An elderly couple that heads one of the oldest Yemenite Jewish families has arrived safely in Abu Dhabi, where they were reunited with their relatives. The rescue came about as a result of the joint efforts of the Crown Prince of Abu Dhabi, Sheikh Mohammed bin Zayed Al Nahyan, and Rabbi Berel Lazar, the Chief Rabbi of Russia.

While there have been many efforts over the decades, including “Operation Esther,” to rescue oppressed Jews in Yemen, there are still a handful of families who have refused to leave the ancient Jewish community, which according to some accounts dates back 3,000 years to the time of the First Temple.

But the situation became more unbearable than ever in recent months after extremist groups fighting in the nation’s longstanding civil war took over many areas of the country, and an international campaign was launched to bring the remaining families to safety. Among the items needed for exit visas during the civil war was a country allied with Yemen to sponsor emigrants and grant entry visas.

Lazar was enlisted into the campaign, and he reached out to Prince al Nahyan to assist in the humanitarian operation, and authorities in Abu Dhabi granted citizenship to the elderly couple, and even took part in the rescue itself. Additionally, in an unusual move, citizenship was also granted to the other family members currently living in London, so that they could come to Abu Dhabi and reunite with their parents whom they haven’t seen for the past 15 years.

The reunion was exciting and emotional as family members thanked G‑d for saving their parents. They also expressed their appreciation to the Crown Prince and the Chief Rabbi, and to all those who worked to make this operation successful.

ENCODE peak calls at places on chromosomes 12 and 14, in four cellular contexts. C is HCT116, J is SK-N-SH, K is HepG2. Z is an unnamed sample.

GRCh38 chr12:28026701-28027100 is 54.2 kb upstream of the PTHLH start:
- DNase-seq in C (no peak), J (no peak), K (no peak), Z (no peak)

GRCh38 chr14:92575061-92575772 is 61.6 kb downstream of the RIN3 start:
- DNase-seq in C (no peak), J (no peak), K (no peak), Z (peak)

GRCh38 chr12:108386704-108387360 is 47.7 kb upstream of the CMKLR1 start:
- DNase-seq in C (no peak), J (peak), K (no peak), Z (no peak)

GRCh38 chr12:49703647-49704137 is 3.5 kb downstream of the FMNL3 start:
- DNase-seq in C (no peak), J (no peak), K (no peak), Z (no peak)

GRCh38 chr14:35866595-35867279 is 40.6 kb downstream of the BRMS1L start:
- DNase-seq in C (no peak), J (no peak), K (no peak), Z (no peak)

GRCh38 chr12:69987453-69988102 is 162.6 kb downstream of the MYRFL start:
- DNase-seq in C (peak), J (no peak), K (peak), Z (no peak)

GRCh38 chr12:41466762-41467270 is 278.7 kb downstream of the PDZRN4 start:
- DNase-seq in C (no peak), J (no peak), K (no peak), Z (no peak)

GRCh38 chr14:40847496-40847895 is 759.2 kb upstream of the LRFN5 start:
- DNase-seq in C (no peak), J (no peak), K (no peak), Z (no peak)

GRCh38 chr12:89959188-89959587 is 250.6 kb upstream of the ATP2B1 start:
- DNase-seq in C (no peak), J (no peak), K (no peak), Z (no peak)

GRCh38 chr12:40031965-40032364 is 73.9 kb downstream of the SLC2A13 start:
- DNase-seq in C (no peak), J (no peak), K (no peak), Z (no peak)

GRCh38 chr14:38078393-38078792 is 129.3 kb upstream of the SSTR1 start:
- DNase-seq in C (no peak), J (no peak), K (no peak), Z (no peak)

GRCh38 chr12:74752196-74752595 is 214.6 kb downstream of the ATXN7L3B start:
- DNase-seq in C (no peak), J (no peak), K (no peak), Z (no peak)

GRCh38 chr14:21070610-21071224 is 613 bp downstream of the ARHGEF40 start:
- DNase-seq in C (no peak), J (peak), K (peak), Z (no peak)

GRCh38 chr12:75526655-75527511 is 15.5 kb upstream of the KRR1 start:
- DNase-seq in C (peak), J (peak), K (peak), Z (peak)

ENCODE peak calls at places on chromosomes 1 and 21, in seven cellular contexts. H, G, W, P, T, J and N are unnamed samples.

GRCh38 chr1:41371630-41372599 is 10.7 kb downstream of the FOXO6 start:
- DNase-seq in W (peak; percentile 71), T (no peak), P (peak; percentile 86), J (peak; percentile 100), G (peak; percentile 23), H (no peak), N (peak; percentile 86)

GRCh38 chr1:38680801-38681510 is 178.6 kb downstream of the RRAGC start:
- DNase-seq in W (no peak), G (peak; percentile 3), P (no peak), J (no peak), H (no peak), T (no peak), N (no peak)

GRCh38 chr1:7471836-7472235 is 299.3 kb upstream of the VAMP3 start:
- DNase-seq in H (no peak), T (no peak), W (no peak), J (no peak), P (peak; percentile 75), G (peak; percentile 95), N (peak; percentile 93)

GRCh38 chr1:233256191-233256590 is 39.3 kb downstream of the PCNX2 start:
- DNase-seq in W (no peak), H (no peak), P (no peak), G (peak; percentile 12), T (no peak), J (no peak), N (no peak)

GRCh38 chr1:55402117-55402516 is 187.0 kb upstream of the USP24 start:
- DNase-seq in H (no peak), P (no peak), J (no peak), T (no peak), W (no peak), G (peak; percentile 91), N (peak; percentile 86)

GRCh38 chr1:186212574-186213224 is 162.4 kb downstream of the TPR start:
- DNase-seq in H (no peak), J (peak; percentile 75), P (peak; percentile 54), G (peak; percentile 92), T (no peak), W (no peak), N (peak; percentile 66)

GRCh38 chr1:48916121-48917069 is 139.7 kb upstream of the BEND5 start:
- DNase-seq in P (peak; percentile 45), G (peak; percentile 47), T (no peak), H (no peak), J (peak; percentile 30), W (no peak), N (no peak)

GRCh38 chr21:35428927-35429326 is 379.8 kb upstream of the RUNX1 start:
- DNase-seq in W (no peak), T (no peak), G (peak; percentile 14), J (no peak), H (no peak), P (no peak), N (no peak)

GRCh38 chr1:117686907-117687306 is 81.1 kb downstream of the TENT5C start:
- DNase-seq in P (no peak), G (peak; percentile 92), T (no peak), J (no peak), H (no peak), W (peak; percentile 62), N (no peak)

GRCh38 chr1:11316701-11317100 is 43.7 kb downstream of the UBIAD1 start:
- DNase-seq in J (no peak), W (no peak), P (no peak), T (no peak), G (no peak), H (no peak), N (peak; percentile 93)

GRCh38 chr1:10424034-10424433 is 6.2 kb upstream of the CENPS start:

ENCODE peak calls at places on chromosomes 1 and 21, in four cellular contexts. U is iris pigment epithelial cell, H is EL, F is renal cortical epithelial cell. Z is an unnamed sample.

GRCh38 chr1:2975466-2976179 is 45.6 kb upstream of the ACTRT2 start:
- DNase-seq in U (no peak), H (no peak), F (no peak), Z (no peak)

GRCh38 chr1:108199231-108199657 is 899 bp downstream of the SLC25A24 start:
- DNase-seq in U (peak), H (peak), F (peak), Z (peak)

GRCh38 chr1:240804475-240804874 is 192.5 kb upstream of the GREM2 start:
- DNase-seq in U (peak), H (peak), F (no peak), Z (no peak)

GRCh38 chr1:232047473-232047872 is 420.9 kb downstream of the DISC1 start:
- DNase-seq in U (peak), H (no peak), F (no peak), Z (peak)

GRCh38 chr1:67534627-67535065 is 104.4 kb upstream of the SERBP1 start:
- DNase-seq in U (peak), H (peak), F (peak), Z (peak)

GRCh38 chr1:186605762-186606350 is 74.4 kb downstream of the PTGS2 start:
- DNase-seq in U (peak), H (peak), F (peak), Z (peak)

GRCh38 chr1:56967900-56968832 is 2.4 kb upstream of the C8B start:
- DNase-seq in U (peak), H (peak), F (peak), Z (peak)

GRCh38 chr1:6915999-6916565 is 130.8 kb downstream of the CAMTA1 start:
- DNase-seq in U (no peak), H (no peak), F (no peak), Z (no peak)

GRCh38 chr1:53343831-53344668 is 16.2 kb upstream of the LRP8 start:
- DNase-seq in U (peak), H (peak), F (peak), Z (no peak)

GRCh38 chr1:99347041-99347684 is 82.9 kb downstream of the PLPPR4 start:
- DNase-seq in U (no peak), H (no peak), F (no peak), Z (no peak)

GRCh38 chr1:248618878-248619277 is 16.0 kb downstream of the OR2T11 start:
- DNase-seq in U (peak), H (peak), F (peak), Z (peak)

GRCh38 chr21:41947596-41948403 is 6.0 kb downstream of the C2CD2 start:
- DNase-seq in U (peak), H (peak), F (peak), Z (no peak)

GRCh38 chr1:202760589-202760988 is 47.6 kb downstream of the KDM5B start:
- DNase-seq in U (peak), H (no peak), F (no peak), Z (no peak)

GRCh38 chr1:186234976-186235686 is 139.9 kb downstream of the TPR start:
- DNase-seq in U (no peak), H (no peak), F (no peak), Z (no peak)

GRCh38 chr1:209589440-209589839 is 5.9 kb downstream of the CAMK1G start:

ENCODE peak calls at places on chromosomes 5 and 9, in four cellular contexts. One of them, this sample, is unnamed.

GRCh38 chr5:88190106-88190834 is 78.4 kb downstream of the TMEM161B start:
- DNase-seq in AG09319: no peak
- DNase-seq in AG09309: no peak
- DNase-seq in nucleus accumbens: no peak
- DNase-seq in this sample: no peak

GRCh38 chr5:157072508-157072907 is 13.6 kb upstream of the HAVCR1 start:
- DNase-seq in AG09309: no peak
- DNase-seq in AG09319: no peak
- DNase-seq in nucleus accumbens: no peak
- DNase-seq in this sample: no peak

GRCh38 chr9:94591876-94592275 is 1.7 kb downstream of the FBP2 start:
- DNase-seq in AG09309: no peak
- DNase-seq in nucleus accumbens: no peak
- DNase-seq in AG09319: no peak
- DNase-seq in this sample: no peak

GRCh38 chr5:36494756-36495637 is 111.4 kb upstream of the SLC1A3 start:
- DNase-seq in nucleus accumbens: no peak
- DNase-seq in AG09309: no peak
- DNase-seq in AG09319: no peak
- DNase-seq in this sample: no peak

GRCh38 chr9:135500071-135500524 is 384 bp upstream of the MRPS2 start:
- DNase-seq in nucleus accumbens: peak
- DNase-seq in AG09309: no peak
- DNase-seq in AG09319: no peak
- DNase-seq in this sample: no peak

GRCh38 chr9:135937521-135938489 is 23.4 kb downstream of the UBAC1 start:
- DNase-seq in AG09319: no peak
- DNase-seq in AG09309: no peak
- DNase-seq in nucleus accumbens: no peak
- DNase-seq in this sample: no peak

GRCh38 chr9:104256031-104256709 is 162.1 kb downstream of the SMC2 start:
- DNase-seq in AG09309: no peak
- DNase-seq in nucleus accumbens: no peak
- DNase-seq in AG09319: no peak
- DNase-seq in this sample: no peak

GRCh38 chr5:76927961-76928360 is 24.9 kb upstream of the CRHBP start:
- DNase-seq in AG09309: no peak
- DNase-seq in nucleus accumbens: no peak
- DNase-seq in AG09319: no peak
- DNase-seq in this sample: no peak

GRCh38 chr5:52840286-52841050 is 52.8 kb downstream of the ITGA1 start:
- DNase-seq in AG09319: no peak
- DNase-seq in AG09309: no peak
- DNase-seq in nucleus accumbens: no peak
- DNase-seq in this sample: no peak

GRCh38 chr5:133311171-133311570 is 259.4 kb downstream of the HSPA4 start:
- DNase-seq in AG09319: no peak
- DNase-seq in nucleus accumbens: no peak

A Special Letter of Thanks

Lazar sent the prince a special letter of thanks, which noted that “on behalf of the Yemenite Jews and their families, we are privileged to thank His Royal Honor for the humanitarian gesture and the assistance that the Prince provided in granting entry visas to the families of the Yemenite Jews, so that they can be rescued from Yemen to Abu Dhabi, thus saving their lives from danger.

“The United Arab Emirates is one of the most unique countries on earth” continued the chief rabbi. “A country with values, a country with tolerance, a country with generosity, a country that is very giving. Therefore, it receives G‑d’s blessings to such an extent. This noble act of saving lives will, with the help of G‑d, further raise the United Arab Emirates, bless the country, bless its leaders, bless its inhabitants, and they will see G‑d’s blessings in all their deeds, every step of the way.”

Lazar also referred to the agreement reached last week between the UAE and Israel: “These days the entire world sees the hand of the UAE extended in peace, desiring to bring about unity between peoples. The move made by the UAE is a big step towards peace and unity. Others may follow suit, but she will forever remain the first,” said the chief rabbi.

Meanwhile, some of the handful of Yemenite Jews who still remain are also seeking to emigrate to the United Arab Emirates.

“There is no doubt that this noble deed of rescuing lives will, please G‑d, bring even more blessing to the Arab Emirates and its leaders,” concluded Lazar.

Rabbi Levi Duchman, who serves as the only rabbi in the UAE and has been visiting the family regularly since their arrival in the country, said “our community is grateful to our leader Mohammed bin Zayed Al Nahyan, and we are glad that the family is now reunited. Our community is seeing to it that the family receives kosher food and their other needs during their stay in the UAE are met.”